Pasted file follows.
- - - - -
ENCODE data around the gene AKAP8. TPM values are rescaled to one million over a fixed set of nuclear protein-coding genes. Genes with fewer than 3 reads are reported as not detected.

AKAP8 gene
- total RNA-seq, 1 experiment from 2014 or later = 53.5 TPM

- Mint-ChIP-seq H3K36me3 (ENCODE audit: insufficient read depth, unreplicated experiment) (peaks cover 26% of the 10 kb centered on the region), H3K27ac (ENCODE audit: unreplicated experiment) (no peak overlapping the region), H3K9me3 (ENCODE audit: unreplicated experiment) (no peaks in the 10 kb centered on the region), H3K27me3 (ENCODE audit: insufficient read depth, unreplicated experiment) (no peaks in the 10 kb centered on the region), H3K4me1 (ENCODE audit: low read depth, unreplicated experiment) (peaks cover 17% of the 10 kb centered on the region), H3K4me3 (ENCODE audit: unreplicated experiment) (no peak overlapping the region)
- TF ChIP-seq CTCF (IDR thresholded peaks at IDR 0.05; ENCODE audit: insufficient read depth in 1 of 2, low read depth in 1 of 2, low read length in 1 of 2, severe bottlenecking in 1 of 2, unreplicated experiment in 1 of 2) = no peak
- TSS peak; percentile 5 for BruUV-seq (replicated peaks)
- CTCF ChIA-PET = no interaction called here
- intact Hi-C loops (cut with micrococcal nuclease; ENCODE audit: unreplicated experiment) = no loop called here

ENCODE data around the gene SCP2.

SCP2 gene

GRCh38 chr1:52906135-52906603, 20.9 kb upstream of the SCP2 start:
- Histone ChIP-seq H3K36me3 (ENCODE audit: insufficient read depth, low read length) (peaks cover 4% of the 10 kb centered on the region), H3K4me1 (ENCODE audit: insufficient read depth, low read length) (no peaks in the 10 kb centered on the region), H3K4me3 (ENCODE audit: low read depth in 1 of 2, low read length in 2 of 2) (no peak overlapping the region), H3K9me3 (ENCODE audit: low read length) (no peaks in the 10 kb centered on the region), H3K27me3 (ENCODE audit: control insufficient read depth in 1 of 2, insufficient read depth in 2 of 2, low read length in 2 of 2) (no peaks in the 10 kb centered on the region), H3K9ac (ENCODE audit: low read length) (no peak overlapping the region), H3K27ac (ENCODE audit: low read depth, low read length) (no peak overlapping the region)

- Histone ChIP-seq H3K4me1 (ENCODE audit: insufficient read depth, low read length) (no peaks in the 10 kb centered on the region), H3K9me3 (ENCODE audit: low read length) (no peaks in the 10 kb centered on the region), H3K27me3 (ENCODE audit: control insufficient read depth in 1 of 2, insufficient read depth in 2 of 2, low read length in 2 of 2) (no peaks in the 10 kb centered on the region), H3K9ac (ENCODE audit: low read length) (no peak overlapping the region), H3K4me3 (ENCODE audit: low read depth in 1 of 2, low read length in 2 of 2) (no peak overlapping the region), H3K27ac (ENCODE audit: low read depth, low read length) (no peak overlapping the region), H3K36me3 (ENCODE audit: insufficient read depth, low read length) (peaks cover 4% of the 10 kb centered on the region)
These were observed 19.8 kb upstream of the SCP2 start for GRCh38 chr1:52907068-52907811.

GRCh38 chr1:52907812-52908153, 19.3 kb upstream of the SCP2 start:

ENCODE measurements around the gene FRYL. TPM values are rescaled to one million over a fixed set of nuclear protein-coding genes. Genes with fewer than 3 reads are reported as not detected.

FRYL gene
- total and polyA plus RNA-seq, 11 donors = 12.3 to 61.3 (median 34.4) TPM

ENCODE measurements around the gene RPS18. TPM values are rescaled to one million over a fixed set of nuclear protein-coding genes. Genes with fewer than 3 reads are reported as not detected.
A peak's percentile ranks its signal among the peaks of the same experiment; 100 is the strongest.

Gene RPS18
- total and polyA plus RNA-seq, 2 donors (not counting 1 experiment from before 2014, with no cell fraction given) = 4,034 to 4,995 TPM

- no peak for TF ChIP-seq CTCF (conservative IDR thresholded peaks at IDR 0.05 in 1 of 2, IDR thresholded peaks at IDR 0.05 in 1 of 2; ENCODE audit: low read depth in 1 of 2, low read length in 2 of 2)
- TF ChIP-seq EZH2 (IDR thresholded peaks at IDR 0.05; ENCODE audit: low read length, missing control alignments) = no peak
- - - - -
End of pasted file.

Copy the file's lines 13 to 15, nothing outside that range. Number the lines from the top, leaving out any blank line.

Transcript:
- Histone ChIP-seq H3K4me1 (ENCODE audit: insufficient read depth, low read length) (no peaks in the 10 kb centered on the region), H3K9me3 (ENCODE audit: low read length) (no peaks in the 10 kb centered on the region), H3K27me3 (ENCODE audit: control insufficient read depth in 1 of 2, insufficient read depth in 2 of 2, low read length in 2 of 2) (no peaks in the 10 kb centered on the region), H3K9ac (ENCODE audit: low read length) (no peak overlapping the region), H3K4me3 (ENCODE audit: low read depth in 1 of 2, low read length in 2 of 2) (no peak overlapping the region), H3K27ac (ENCODE audit: low read depth, low read length) (no peak overlapping the region), H3K36me3 (ENCODE audit: insufficient read depth, low read length) (peaks cover 4% of the 10 kb centered on the region)
These were observed 19.8 kb upstream of the SCP2 start for GRCh38 chr1:52907068-52907811.

GRCh38 chr1:52907812-52908153, 19.3 kb upstream of the SCP2 start: